Regrets (Part 1): Physical

God, Regrets, Faith

In preparation for the Speak-Up Conference I’m attending, I was required to write a speech about this bible verse:

“Brothers and sisters, I do not consider myself yet to have taken hold of it. But one thing I do: Forgetting what is behind and straining toward what is ahead, I press on toward the goal to win the prize for which God has called me heavenward in Christ Jesus.”

– Philippians 3:13-14

We all have regrets. We remember the stupid things we’ve said in social settings, the mistakes that have hurt others, and the failures that make us look incompetent and feel inferior.

I think Aldous Huxley says it best:

“Chronic remorse, as all the moralists are agreed, is a most undesirable sentiment. If you have behaved badly, make what amends you can… On no account brood over your wrongdoing. Rolling in the muck is not the best way of getting clean.”

 

So how can we stop rolling in the muck? The first step is identifying the areas where we’re particularly prone to regrets.

The first area is physically. For example, I’m still pretty new to blogging and social media use. Before I post something, I often ask myself, “What would my most critical friend say?” Which, of course is the wrong attitude, so I often ignore the answer entirely and post something before I can second-guess myself.

But recently I overheard two friends of mine talking about my Instagram posts, saying how everyone needed a friend who posted “cringey” things on Instagram.

Thanks, guys.

A lot of times, I’ll look back at my own feed and regret something, and those little, disparaging voices in my head will pipe up, “Wow, I sound really lame. Oh, maybe I was too vulnerable in that post. (grimace) And this caption obviously screams, ‘Hey, I’m new at this!’”

Yet even today, I still have posts going up. I know I’ll probably look back at today’s post a year from now and cringe, so why bother?

Here’s another example: In order to attend the Speak-up conference, I had to call to book my own hotel room. It was a ridiculously simple task, but I was feeling really shy and nervous, because I’d never done it before. This upcoming trip is kind of like a “rite of passage” for me; I’ve never traveled by myself before, and I almost feel like I’m pretending to be an adult when I’m not (though legally speaking, I am).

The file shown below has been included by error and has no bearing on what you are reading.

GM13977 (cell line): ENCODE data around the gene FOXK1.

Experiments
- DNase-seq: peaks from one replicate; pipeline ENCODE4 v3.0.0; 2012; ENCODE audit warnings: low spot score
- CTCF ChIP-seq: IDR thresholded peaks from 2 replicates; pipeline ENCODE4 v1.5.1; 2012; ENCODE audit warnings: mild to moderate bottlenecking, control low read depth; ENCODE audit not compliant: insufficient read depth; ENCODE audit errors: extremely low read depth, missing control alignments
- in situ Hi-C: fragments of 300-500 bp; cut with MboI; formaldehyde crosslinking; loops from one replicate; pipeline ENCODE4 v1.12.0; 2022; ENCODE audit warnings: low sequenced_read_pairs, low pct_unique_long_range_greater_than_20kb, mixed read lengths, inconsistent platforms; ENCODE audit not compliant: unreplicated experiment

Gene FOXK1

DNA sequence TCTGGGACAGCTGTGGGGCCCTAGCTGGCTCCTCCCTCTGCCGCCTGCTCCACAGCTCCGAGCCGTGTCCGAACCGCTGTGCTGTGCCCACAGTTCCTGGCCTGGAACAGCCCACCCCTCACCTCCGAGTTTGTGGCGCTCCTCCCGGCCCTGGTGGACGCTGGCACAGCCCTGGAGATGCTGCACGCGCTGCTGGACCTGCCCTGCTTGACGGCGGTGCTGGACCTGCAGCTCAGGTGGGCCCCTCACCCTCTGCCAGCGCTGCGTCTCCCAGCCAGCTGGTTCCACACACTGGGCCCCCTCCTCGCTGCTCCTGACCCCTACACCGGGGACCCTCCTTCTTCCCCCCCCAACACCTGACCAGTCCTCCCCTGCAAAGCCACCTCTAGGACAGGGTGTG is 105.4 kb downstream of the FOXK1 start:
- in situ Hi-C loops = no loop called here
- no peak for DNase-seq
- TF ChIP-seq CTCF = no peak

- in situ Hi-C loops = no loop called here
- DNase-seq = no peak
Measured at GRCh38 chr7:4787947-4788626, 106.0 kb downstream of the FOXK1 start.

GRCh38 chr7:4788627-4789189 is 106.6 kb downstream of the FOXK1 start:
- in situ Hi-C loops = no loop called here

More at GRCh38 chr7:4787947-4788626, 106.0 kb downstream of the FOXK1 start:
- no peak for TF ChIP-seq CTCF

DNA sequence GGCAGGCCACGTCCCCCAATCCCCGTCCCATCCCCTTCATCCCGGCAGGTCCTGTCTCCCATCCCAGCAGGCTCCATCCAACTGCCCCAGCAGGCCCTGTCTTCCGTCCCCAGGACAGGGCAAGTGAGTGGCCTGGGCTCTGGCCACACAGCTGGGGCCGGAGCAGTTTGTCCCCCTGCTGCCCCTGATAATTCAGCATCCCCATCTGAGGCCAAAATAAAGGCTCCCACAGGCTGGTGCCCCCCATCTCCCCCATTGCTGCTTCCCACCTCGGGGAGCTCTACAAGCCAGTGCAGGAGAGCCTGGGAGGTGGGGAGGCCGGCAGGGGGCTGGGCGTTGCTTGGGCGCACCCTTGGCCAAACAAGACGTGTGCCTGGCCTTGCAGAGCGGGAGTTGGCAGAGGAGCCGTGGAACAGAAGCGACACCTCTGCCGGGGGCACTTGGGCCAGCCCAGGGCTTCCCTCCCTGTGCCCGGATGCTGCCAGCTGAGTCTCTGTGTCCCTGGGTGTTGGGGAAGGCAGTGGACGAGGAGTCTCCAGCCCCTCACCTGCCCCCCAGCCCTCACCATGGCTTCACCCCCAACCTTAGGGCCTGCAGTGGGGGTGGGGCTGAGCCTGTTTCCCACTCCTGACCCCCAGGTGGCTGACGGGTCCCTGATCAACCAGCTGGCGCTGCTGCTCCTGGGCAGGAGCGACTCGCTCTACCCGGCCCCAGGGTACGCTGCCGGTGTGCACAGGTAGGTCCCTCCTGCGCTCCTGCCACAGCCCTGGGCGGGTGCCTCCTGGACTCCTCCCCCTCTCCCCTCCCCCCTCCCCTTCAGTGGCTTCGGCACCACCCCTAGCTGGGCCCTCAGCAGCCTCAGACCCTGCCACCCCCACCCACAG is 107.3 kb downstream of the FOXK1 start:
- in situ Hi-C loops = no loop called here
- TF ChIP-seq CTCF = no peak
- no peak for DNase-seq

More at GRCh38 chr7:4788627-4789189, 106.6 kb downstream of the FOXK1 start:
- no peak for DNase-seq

After I made the reservation, my cheeks were burning. My voice had come across as uncertain and shy, and when I’d finished, I hadn’t hung up, since I didn’t know who was supposed to hang up first. After a few long seconds, the man on the other end hung up. Yes, it was a silly, small, and simple task, but I found the result somewhat embarrassing and demoralizing. Even recalling this isn’t comfortable.

Guess what? I know I’m going to do things I’ll regret at this conference. Maybe I’ll feel like I have to prove myself since everyone around me is going to be decades older, and I’ll say something stupid. Maybe my insecurities will swamp me at one point, making it obvious how inept I am. Maybe I’ll feel that I have more speaking experience than the average attendee, so I’ll come off as distastefully arrogant.

At one point or another, whether it’ll be at the conference, ordering at a restaurant, or finding my next flight, I know I’ll come off as inexperienced and completely new at this, since I’ve never done it by myself before.

Why would I use all my graduation money on a conference where I’ll have more opportunities for regrets than ever? Why even try when I know in advance I’ll make a mistake?

Because I have a mission. When I’m pursuing my calling, regrets and mistakes don’t matter. After all, if God’s plan is perfect, why wouldn’t it account for my mistakes? How could an imperfect person mess up a truly perfect plan?

I know one day I’ll say something stupid during an interview, I’ll write something regrettable on my blog or in my book, and I’ll embarrass myself through my own ignorance or arrogance, and that’s okay. The road bumps don’t matter half as much as where I’m going.

 

Wow! I didn’t expect to have quite this much to say, so I’ll be posting on spiritual regrets next week 🙂

 

What things make you look back and cringe? What regrets do you have?

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